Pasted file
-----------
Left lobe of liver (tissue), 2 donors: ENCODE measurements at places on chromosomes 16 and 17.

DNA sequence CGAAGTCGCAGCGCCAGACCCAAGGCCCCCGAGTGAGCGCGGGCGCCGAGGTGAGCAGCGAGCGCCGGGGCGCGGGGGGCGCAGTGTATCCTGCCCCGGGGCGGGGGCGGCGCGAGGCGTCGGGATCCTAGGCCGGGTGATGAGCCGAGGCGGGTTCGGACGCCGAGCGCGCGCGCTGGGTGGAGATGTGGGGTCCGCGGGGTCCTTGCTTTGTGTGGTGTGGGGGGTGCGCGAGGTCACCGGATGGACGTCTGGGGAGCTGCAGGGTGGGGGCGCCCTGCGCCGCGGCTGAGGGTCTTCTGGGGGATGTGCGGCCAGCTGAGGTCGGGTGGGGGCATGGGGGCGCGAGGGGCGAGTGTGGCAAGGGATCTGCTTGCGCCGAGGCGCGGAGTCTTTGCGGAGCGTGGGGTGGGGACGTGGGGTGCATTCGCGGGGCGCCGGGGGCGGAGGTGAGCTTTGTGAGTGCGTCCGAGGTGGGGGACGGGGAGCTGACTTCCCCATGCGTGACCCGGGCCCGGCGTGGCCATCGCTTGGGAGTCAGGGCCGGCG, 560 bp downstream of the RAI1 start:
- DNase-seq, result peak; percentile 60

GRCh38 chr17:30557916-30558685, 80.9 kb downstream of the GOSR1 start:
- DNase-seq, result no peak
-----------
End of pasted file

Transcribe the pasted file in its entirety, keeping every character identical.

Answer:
Left lobe of liver (tissue), 2 donors: ENCODE measurements at places on chromosomes 16 and 17.

DNA sequence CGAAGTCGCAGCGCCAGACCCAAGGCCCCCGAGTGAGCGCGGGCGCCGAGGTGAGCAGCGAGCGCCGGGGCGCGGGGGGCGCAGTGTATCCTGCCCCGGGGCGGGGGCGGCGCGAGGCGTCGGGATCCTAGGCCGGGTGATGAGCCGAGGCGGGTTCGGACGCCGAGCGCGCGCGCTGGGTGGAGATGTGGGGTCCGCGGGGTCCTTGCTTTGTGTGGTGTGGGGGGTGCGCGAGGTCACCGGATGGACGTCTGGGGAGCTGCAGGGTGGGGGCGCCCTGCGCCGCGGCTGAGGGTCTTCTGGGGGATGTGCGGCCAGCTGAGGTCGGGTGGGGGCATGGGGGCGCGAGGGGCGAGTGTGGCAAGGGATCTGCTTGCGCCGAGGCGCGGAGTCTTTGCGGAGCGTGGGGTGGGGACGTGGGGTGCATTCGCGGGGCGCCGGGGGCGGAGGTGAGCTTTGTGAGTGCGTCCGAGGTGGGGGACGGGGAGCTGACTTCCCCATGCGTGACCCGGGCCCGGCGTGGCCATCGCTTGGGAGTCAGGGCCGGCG, 560 bp downstream of the RAI1 start:
- DNase-seq, result peak; percentile 60

GRCh38 chr17:30557916-30558685, 80.9 kb downstream of the GOSR1 start:
- DNase-seq, result no peak